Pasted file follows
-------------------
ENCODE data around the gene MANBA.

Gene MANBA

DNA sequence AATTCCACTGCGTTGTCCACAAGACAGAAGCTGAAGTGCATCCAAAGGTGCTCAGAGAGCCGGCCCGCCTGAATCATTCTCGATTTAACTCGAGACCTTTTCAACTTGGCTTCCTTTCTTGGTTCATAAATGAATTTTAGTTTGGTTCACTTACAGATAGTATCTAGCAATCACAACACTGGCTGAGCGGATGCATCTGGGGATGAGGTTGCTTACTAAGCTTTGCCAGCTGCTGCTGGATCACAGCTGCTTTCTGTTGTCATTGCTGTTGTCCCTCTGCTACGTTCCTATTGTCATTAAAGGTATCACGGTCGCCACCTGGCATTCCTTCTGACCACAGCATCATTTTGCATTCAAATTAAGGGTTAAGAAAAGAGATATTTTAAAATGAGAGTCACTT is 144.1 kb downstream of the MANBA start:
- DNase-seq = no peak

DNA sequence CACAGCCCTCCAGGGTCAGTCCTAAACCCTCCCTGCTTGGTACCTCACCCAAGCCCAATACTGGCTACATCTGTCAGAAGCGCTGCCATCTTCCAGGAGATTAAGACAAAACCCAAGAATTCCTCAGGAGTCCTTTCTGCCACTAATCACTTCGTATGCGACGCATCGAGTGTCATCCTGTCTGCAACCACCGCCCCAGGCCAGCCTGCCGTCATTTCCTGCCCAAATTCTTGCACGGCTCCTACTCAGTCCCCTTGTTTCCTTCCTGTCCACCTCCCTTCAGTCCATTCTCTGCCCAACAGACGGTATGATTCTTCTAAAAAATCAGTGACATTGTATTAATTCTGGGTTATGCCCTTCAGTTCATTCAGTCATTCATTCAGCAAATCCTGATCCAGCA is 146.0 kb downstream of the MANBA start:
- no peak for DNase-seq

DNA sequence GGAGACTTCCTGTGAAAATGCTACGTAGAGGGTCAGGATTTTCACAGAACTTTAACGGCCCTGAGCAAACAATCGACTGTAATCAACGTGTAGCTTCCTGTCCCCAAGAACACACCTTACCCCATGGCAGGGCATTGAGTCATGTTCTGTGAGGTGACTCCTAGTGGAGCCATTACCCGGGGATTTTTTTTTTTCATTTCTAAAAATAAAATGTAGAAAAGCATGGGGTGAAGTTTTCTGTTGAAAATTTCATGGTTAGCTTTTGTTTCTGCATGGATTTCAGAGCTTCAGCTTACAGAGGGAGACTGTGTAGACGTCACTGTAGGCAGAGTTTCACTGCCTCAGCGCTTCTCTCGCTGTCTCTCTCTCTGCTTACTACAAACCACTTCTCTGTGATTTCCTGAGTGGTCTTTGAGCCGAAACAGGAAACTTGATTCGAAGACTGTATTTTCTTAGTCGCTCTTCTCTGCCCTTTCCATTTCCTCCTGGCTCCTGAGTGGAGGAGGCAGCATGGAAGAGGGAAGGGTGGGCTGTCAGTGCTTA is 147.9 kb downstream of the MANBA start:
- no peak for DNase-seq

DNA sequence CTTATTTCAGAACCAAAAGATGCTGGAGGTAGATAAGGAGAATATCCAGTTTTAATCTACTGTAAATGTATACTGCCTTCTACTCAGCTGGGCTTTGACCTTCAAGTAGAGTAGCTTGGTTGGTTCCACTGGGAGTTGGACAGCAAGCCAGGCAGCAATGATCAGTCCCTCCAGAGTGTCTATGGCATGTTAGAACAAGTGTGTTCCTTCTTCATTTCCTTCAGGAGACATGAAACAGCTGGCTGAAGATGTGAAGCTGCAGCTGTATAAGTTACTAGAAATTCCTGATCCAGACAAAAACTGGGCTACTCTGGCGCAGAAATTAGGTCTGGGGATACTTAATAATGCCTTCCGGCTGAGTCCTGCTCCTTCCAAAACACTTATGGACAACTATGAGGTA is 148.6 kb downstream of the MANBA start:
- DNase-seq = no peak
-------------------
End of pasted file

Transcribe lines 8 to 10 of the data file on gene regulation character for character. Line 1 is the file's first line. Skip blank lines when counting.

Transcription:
- no peak for DNase-seq

DNA sequence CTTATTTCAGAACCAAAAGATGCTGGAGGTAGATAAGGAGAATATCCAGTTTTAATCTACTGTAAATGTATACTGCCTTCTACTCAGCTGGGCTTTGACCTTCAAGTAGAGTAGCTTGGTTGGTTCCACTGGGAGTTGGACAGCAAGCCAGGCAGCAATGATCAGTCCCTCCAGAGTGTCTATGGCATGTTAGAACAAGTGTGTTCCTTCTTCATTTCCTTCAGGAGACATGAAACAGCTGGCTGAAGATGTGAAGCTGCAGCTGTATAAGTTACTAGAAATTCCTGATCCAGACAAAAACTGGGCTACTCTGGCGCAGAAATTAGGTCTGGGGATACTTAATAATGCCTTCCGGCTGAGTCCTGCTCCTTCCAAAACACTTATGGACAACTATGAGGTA is 148.6 kb downstream of the MANBA start:
- DNase-seq = no peak